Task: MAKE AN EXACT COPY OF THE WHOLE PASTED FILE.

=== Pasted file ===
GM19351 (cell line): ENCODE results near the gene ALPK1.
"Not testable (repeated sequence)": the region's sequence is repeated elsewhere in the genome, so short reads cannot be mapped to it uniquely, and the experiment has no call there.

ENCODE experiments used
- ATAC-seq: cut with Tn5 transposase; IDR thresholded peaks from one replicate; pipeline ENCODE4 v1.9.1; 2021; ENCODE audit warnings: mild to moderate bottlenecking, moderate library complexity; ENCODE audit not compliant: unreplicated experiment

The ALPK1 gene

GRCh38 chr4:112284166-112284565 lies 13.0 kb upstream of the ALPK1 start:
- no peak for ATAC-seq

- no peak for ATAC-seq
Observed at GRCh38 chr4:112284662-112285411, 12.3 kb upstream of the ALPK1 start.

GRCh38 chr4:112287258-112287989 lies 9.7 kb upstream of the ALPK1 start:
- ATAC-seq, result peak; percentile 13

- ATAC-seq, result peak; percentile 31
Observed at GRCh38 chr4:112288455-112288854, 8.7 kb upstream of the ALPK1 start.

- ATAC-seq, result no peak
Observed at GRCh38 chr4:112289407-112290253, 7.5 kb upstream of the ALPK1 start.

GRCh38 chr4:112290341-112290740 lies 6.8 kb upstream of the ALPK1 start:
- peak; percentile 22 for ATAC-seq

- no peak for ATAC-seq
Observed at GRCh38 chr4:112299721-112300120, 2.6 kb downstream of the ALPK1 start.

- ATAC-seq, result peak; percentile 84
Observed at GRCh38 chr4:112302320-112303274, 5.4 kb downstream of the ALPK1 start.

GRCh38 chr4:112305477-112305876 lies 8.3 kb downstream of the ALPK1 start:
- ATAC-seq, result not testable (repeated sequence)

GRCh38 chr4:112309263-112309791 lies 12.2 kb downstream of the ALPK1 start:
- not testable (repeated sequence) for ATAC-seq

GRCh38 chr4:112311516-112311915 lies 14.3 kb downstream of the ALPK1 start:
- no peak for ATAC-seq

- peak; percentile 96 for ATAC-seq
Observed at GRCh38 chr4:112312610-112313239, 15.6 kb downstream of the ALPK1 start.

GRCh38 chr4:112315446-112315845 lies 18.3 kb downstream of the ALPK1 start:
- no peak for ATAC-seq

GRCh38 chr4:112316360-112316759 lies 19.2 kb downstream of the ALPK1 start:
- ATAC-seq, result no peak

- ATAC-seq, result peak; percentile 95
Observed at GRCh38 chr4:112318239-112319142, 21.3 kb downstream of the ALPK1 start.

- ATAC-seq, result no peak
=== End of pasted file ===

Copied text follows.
GM19351 (cell line): ENCODE results near the gene ALPK1.
"Not testable (repeated sequence)": the region's sequence is repeated elsewhere in the genome, so short reads cannot be mapped to it uniquely, and the experiment has no call there.

ENCODE experiments used
- ATAC-seq: cut with Tn5 transposase; IDR thresholded peaks from one replicate; pipeline ENCODE4 v1.9.1; 2021; ENCODE audit warnings: mild to moderate bottlenecking, moderate library complexity; ENCODE audit not compliant: unreplicated experiment

The ALPK1 gene

GRCh38 chr4:112284166-112284565 lies 13.0 kb upstream of the ALPK1 start:
- no peak for ATAC-seq

- no peak for ATAC-seq
Observed at GRCh38 chr4:112284662-112285411, 12.3 kb upstream of the ALPK1 start.

GRCh38 chr4:112287258-112287989 lies 9.7 kb upstream of the ALPK1 start:
- ATAC-seq, result peak; percentile 13

- ATAC-seq, result peak; percentile 31
Observed at GRCh38 chr4:112288455-112288854, 8.7 kb upstream of the ALPK1 start.

- ATAC-seq, result no peak
Observed at GRCh38 chr4:112289407-112290253, 7.5 kb upstream of the ALPK1 start.

GRCh38 chr4:112290341-112290740 lies 6.8 kb upstream of the ALPK1 start:
- peak; percentile 22 for ATAC-seq

- no peak for ATAC-seq
Observed at GRCh38 chr4:112299721-112300120, 2.6 kb downstream of the ALPK1 start.

- ATAC-seq, result peak; percentile 84
Observed at GRCh38 chr4:112302320-112303274, 5.4 kb downstream of the ALPK1 start.

GRCh38 chr4:112305477-112305876 lies 8.3 kb downstream of the ALPK1 start:
- ATAC-seq, result not testable (repeated sequence)

GRCh38 chr4:112309263-112309791 lies 12.2 kb downstream of the ALPK1 start:
- not testable (repeated sequence) for ATAC-seq

GRCh38 chr4:112311516-112311915 lies 14.3 kb downstream of the ALPK1 start:
- no peak for ATAC-seq

- peak; percentile 96 for ATAC-seq
Observed at GRCh38 chr4:112312610-112313239, 15.6 kb downstream of the ALPK1 start.

GRCh38 chr4:112315446-112315845 lies 18.3 kb downstream of the ALPK1 start:
- no peak for ATAC-seq

GRCh38 chr4:112316360-112316759 lies 19.2 kb downstream of the ALPK1 start:
- ATAC-seq, result no peak

- ATAC-seq, result peak; percentile 95
Observed at GRCh38 chr4:112318239-112319142, 21.3 kb downstream of the ALPK1 start.

- ATAC-seq, result no peak